The San Jose Mercury News and the San Mateo County Times reported last summer that the dog, a German Shepard named Elijah was found unresponsive when officers arrived on the scene. Yet, according to the motel’s maintenance man Rishi Sharma, “I saw that the dog was alive and in good condition.” Sharma told this reporter that he was the one who called 911 when he was not able to get the attention of the motel manager or of Regis in the early morning hours of June 9, 2014.
Earlier media reports said that Regis was a homeless man living at the motel on Shoreway Road. But Sharma said “Joe has been staying at the motel and pays his rent on time. This motel does not tolerate guests who do not pay.”
Regis’ landlady Maria Rutenburg confirmed he had been a tenant of her rental home “for 3 years,” she said. And that he wanted to leave while the house was being renovated at that time.
Sharma said the 50-year-old electrician/construction worker is innocent because, “he is a very good dog owner. He really cared for the dog, walked the dog and fed him.” Rutenburg also commented, “the dog was exceptionally sweet.”
Apparently, according to Sharma, one of the five officers who appeared on the scene got some ice from the motel’s ice machine and tossed it onto the dog. “I saw the ice in the back of the truck where the dog had been. I had to attend to some chores shortly after the police arrived. And when I got back, the dog was taken away.”
The San Mateo County Times reported that the dog died while in transport to a veterinarian clinic. This reporter tried reaching Capt. Patrick Halleran of the Belmont Police Station, asking for explanation or at least a copy of the initial police report. Neither Belmont Police nor Regis’ attorney would provide that information. Halleran serves as public information officer and media rep for Belmont Station.
Sharma did not speak to police. But he said that five officers appeared. “It was one of the two women police officers that tossed ice on the dog,” he said. It is not clear why five officers appeared on the scene. But Sharma did say that managers at the motel take any disturbances very seriously.
“That dog was his child,” said long-time friend Tracy Hamer. “What the earlier media reports, like the one in the San Mateo County Times and San Jose Mercury News did not say was that Elijah always slept in the truck.” So, there was no intended neglect. “In fact, said Hamer, that dog was his girlfriend’s. And, she was not able to take care of it, Joe stepped up to help. Especially, said Hamer when Elijah got sick as a puppy with Parvovirus.” “Joe nursed Elijah back to health.”
When asked if she noticed any sign of deliberate neglect or abuse, “no! She said, Elijah was well cared for. Joe walked him and fed him and loved him. Elijah was an easy-going mellow dog. He was like a lap dog, said Hamer. He loved being with Joe and Joe took him everywhere.”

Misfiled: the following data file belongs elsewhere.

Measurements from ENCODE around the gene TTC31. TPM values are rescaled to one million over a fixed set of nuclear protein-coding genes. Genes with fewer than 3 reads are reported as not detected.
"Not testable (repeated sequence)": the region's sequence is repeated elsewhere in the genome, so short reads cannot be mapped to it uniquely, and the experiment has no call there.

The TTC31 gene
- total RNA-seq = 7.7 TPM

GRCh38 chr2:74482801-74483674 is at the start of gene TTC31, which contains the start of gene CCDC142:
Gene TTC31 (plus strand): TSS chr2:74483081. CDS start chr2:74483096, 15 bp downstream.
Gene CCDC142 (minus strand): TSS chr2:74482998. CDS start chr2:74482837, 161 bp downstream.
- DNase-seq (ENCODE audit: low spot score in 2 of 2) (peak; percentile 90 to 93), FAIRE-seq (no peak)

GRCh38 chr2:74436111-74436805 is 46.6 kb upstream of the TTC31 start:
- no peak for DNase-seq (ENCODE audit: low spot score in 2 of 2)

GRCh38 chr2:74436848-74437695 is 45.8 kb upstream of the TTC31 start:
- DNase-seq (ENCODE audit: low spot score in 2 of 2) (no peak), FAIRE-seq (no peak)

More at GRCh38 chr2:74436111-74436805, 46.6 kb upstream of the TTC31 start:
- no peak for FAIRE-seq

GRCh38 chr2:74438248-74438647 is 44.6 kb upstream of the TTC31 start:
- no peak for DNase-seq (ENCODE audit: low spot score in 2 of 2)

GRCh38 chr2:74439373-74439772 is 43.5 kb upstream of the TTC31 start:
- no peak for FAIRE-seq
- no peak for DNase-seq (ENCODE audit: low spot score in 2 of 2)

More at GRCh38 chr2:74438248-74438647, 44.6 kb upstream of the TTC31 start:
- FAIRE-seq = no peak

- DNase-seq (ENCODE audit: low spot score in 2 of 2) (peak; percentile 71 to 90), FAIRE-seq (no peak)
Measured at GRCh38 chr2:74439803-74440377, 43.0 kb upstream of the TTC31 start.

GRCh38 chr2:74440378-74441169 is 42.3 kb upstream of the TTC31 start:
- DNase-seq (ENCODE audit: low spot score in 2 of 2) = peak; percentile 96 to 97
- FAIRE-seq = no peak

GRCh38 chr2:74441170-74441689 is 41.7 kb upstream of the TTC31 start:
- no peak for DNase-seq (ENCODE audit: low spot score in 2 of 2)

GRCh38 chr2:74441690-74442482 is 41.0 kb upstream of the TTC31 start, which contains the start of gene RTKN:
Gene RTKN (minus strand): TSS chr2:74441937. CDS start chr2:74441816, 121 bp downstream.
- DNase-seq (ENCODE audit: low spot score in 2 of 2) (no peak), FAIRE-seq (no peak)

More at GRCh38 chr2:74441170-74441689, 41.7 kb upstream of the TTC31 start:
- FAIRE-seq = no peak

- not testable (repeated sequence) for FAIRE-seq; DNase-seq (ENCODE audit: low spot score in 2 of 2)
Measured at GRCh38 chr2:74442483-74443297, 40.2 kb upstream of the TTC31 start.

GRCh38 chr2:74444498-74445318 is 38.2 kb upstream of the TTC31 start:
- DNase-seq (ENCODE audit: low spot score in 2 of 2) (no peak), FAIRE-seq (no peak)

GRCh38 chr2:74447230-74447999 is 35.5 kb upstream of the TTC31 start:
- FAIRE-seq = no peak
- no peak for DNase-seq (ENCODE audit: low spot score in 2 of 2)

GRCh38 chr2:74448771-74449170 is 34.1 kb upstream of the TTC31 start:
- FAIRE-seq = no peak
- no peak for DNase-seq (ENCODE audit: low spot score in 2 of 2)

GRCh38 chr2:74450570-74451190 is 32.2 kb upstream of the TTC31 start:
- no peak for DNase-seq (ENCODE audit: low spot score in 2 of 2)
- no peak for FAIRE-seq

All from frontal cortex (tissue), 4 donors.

Blanca Spinoza a cashier at the local supermarket in Redwood City were Regis shops said, “Joe is a really nice guy. Over the past two years he would come into the store two to three times a week to buy dog food. Joe always bought the big cans of food and talked about the dog. I always had the impression that the dog was the center of his life,” she said.
Sharma and others confirmed what Hamer had said, that Elijah was well cared for. And, as Sharma said it was routine for the dog to sleep in the truck. Only, “that morning when I saw and heard the dog in the truck, he wanted to get out.”
Regis said he forgot to leave the back window open. “I always leave that window open so Elijah could get in and out of the back of the truck. That was like a bed for him.” And, according to Regis that night, the dog wanted to stay in the back of the truck.
Regis said he had forgot about the window and that he had planned to be up early that morning for an appointment at 6: AM. But that he had over-slept, being awakened by police after 10:00 when they knocked on his door.
“Joe has been having cognitive difficulties as a result of an assault. In 2013 Joe was attacked with a hammer by his step-brother.” Dr. Christopher DeMartini, DC, DACNB said that the stepbrother was in a jealous rage and hit Regis five times over the head. “He knocked Joe briefly unconscious.” DeMartini is a Chiropractic Neurologist, at California Neurohealth,who has been providing treatments to help Regis recover from head trauma, which Demartini says caused brain injury.
Regis said that it was his dog that helped save him from the attack. “As soon as my stepbrother started to attack me, Elijah was there to defend me and managed to scare my stepbrother enough to allow me to get away, when I was able to regain some consciousness.” “My dog saved my life, said Regis.”
Landlady Rutenburg also noted, “the dog saved his life from that attack. Joe would have died if it were not for the dog.”
“This is a tragedy, said Hamer and I feel bad for Joe.” “It was the ice that the police threw on Elijah that caused his death, not the confinement in the truck.” It is terrible; some pretty mean things have been said about Joe and it is just not true. I have known Joe for 25 years, he is a good friend. It is so sad to see Joe fall apart,” she said.
Regis’ attorney Joseph Della Santina said he could not speak about the case, only that earlier media reports from last summer were incorrect. “He is not homeless. The house were he had been living was renovated.” Regis is due in court this coming June 12. And, Della Santina said details he has will all be revealed later.
If called upon, DeMartini said he will give testimony about Regis’ condition. “What the media said about this is all wrong, Joe loved his dog and this has all been an unfortunate misunderstanding.”